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# Math Concepts and Skills by Age

Math skills can start to be developed at a very early age. Here is a quick guide or cheat sheet that home schoolers can use that shows what math skills to work on by your childs age.

by Ann Bowers Math skills can start to be developed at a very early age. Here is a quick guide or cheat sheet that home schoolers and parents can use that shows what math skills to work on based on your childs age.

Ages 1-3

• Count to 5.
• Put objects in order by size.
• Sort objects by shape and color.
• Learn the meaning of math vocabulary words, such as: big, small, large, tiny, round, etc.
• Learn to respond to math vocabulary commands such as: “Give me some pennies.” “Give me more pennies.” “Give me fewer pennies.” “Put the penny (in, above, below, beside, inside, outside, underneath, over) the glass.” “Put the penny between the glasses.”
• Learn concepts about volume by playing with rice or sand and various kinds of containers.
• Learn concepts about volume by playing with water and various kinds of containers.

Ages 3-5

• Count to 10, then 25.
• Learn to match objects one to one (one to one correspondence).
• Learn the names of a circle, square, triangle, and rectangle.
• Sort objects by shape and color.
• Put objects in order by height.
• Learn to recognize a penny and a dime.
• Learn to recognize numbers from 1 to 10, then up to 25 (use flashcards).
• Learn to write numbers 1-12 starting at age 5. (Some children have trouble with 2, 3, 8, and 9 and may reverse them for a while. This is normal.)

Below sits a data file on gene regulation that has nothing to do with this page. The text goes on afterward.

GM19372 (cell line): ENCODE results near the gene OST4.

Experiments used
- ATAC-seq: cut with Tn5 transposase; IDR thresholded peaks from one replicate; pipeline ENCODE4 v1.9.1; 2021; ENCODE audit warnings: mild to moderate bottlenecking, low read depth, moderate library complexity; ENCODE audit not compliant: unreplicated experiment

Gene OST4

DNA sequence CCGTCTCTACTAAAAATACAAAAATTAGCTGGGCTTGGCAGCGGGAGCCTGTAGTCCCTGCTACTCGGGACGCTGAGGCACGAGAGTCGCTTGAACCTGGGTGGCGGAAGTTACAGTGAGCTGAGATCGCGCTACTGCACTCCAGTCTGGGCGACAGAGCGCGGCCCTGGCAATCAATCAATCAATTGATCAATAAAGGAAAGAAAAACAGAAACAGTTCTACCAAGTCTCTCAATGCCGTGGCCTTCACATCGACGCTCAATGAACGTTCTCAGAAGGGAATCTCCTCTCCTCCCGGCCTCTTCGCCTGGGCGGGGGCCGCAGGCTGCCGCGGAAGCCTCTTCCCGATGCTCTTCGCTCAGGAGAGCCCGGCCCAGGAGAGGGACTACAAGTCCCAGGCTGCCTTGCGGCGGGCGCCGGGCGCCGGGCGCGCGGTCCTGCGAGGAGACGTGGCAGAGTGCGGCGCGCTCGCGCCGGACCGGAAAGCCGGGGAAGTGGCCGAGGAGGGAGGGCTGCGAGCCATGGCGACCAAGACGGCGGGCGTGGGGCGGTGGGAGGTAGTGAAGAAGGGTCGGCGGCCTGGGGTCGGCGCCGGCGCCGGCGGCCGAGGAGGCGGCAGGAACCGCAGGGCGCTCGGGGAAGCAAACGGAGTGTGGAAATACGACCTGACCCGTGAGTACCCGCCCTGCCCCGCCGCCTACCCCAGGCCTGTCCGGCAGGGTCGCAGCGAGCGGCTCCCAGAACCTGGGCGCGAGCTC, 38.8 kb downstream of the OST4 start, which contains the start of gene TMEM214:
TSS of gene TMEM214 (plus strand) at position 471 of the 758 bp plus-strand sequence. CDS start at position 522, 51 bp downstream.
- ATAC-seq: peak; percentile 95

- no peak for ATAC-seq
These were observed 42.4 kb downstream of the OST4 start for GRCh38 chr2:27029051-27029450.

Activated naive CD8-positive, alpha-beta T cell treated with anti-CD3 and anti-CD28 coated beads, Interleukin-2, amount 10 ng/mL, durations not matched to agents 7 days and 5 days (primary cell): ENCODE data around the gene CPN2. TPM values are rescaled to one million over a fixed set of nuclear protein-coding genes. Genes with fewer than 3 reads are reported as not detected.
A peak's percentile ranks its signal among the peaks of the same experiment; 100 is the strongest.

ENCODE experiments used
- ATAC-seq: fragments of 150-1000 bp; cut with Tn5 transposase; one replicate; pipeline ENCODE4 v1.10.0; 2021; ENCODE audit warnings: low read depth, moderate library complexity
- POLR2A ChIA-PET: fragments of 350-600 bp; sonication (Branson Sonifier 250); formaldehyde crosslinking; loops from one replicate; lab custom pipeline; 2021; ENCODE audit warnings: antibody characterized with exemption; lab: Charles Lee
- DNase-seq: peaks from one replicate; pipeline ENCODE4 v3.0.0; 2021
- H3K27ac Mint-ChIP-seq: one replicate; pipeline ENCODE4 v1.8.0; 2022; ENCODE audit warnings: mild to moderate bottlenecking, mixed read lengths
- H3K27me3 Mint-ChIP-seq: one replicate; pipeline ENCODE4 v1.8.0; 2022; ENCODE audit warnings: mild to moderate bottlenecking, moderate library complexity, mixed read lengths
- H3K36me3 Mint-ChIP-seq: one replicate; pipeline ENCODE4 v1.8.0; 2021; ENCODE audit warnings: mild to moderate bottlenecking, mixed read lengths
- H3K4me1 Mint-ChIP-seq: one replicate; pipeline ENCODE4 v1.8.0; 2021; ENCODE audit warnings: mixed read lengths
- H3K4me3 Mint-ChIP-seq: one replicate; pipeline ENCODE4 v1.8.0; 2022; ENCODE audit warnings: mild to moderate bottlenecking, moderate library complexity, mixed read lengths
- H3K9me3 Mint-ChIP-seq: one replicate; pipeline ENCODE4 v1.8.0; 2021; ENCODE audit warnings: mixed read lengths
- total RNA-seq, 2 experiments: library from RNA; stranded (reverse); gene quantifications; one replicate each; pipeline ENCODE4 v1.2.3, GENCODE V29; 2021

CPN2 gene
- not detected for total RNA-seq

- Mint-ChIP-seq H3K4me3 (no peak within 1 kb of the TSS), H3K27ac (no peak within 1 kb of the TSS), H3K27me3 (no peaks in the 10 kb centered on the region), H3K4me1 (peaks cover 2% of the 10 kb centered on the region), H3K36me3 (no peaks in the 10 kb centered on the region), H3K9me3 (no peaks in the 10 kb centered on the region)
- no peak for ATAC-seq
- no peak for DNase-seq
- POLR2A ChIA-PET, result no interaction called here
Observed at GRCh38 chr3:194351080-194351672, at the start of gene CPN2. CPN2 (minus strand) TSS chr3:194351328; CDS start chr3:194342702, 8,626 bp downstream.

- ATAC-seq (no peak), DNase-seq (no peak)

• Learn to match the correct number of objects to numbers up to 12.
• Learn to respond to math commands, such as: “Put the penny (in front of, behind) the cup.” “Put some water in this bowl. Put less water in this bowl.” “Put more water in this bowl.” “Put the string around the cup.” “Put the penny first in line. Put the dime second in line.” “Put the pennies first and second in line. Put the dime third.” Put the pennies first, second, and third. Now put the dime fourth.” “Point to the second (or sixth, or eighth, or tenth) penny (in a line).”
• Learn concepts about volume by playing with rice or sand and various kinds of containers.
• Learn concepts about volume by playing with water and various kinds of containers.
• Pick a shape that is different out from a group of other shapes.
• Pick all the shapes that are the same out from a group of shapes.
• Pick a number that is different out from a group of other numbers.
• Pick all the numbers that are the same out from a group of numbers.
• Find “hidden pictures” in a background picture.
• Find your way through a maze (on paper).
• Create a simple pattern using two or more colors.
• Create a pattern using two colors and one or two shapes.

Ages 5-7

• Learn to count to 100, then 500.
• Learn to count backwards from 10 to 1, then 20 to 1.
• Learn to “count on,” i.e.; give the child a number and he or she must count on from that number. For example: Give “33.” The child should say, 34, 35, 36, 37, etc.
• Learn the concept, name, and symbol for 0.
• Learn to write numbers 0-100.